Gemini Solar, USA Largest Solar Power Project construction updates

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Gemini solar and storage hybrid energy project is located in the federal Mojave Desert lands in Nevada,a western US state. Gemini Solar is estimated to cost US$1.2bn according to  Primergy Solar  who hope to start work within the next quarter.

The Gemini solar complex, which will be the country’s largest-ever solar construction when it opens in “late 2023 or early 2024,” will consist of a 690MW capacity PV plant and a 1,416MWh (380MW) battery energy storage system (ESS) spread across 26.3km2 (6,500 acres) of land owned and managed by the Department of Interior.

Also Read: Virginia State Commission Approves Dominion Energy Solar Projects

According to Primergy solar CEO, Gemini Solar Project in Nevada is one of the most difficult clean energy projects ever constructed in the region owing to its size, complexity, and novel combination of PV with battery ESS.

The company has reportedly invested “significant resources” in minimizing the project’s physical footprint where possible in order to preserve and protect local flora and fauna, including the threatened desert tortoise, which will be reintroduced into their natural environment once construction is completed.

NV Energy, Nevada’s largest electric provider and a subsidiary of Warren Buffett’s Berkshire Hathaway conglomerate, will purchase the project’s electricity over a 25-year period. The two firms have large cooperation, with 1,300 MWac of operating solar and 3,330 MWh of BESS under contract.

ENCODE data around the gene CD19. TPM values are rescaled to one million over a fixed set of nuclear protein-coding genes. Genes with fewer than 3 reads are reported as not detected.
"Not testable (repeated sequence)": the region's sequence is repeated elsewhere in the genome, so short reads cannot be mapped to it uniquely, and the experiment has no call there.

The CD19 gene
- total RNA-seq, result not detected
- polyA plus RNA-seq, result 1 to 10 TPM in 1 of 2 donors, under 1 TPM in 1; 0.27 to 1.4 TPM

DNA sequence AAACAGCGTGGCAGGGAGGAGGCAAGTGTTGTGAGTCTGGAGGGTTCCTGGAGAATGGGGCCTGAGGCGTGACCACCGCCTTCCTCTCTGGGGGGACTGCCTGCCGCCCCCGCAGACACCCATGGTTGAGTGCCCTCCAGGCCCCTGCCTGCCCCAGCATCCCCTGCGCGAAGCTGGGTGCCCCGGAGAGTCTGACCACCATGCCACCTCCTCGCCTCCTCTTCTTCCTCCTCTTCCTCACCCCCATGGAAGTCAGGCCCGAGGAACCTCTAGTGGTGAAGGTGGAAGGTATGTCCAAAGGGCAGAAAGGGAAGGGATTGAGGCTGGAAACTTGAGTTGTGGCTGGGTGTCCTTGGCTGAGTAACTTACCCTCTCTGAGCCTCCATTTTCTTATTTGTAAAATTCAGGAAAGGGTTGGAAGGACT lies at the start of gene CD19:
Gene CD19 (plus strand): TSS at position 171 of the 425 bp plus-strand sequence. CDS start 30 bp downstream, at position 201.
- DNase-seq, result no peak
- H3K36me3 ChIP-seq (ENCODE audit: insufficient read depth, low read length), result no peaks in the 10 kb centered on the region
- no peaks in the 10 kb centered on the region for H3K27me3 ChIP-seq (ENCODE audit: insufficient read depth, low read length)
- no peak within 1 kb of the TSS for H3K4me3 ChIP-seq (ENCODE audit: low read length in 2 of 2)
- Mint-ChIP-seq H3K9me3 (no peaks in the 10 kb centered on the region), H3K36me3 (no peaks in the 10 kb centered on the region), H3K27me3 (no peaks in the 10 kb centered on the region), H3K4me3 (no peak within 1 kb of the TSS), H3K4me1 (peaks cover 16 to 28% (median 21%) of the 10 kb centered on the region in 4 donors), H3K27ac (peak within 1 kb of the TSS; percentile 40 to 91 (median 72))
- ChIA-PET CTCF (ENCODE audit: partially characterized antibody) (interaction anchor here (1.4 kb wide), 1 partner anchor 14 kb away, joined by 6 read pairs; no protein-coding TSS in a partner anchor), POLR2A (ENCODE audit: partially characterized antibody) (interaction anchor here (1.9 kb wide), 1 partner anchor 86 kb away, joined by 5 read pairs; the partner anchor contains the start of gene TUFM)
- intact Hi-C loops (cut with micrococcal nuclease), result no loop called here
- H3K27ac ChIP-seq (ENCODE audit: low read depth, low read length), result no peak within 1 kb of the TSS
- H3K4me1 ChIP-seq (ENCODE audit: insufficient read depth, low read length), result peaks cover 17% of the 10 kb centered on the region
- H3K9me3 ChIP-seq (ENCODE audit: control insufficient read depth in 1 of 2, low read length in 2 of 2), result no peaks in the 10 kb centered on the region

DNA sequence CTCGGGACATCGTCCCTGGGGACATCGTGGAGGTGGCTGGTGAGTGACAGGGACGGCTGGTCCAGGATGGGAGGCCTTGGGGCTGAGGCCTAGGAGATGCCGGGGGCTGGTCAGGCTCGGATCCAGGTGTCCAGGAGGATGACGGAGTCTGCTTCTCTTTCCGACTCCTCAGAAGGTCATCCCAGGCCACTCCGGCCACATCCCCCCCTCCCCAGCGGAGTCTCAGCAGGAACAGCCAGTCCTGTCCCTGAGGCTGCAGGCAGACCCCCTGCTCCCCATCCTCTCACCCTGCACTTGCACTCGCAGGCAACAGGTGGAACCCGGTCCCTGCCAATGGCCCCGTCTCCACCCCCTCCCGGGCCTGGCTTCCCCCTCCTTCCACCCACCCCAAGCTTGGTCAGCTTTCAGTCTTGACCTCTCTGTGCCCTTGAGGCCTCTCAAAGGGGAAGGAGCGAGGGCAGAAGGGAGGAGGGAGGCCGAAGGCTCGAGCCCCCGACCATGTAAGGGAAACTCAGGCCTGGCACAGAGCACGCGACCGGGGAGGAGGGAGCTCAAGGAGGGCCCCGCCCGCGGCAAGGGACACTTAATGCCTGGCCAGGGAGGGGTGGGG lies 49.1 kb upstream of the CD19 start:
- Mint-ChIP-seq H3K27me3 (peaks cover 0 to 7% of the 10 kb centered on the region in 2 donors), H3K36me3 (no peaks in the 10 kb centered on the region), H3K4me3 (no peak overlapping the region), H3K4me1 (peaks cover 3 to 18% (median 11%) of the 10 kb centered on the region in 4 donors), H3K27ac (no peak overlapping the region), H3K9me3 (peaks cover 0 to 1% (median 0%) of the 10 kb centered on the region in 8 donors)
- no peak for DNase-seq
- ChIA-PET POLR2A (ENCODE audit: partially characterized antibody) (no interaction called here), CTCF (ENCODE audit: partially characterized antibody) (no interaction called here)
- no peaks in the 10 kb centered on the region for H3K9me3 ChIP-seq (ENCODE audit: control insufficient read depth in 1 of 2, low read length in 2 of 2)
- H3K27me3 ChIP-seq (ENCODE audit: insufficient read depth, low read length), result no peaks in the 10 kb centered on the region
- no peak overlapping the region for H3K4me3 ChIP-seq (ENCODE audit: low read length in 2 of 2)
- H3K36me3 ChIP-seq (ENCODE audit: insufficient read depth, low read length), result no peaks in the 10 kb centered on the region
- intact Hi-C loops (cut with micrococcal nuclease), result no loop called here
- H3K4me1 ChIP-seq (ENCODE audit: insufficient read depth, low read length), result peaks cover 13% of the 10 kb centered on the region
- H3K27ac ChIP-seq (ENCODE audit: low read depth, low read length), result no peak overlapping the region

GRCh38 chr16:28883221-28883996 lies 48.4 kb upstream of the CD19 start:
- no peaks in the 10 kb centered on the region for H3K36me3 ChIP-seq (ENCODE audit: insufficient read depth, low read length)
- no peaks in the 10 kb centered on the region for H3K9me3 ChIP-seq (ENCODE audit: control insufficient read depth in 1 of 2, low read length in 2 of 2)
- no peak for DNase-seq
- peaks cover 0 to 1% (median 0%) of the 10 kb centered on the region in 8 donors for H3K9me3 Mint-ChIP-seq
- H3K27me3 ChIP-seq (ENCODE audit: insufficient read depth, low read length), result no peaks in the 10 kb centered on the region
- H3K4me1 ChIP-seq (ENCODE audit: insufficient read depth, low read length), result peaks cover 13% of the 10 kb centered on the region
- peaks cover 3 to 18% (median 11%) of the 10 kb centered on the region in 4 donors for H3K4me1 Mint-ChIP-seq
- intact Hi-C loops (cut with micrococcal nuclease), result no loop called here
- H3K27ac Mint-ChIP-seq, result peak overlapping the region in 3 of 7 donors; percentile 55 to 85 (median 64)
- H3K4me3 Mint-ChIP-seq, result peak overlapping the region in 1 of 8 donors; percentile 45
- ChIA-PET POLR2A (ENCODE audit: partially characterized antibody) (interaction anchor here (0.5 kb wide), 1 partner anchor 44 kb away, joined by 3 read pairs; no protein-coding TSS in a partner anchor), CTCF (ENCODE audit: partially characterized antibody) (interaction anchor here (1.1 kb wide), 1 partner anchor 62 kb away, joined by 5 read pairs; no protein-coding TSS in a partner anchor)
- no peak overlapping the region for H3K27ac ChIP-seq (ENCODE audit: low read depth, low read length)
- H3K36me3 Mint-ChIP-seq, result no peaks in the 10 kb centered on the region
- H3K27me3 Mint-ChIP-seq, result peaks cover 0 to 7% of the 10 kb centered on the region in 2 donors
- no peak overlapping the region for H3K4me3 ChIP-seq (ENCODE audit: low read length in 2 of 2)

Gemini Solar Project contractor 

Kiewit Power Constructors Co (Kiewit), a subsidiary of Kiewit Corp in the United States, has been chosen as the engineering, procurement, and construction (EPC) contractor for the Gemini solar project.

“In line with Quinbrook policy, the Quinbrook and Primergy teams worked tirelessly to examine each supplier’s qualifications and track record from an ESG standpoint. This involves a rigorous supply chain assessment and material sourcing to guarantee we have bought ethically, especially in a tough market and regulatory climate for solar and storage equipment,” stated Quinbrook Infrastructure Partners Managing Partner David Scaysbrook.

Reported earlier

Jan 2020

Gemini Solar Project, Las Vegas, receives green light for construction.

On the 30th of December, the U.S. Bureau of Land Management (BLM)  released a final environmental impact statement (EIS) for the Gemini solar project. It is planned to be a 7,100-acre installation outside Las Vegas, Nevada, with a proposed generation capacity of 690 MW.

The US$ 1bn project which includes a minimum of 380 MW of energy storage capacity using lithium-ion batteries, will be the largest U.S. solar farm in terms of generation. Currently, the largest operating solar farm in the U.S. is the 579-MW Solar Star installation in California, which came online in 2015.

Construction of the Gemini Solar Power Plant

The Gemini Solar is going to be developed by Quinbrook Infrastructure Partners, a global investment management company specializing in renewable energy. The project could be fully operational by year-end 2023. It will be located along Interstate 15 about 30 miles northeast of Las Vegas, in the vicinity of two other solar farms already operating on the other side of the highway.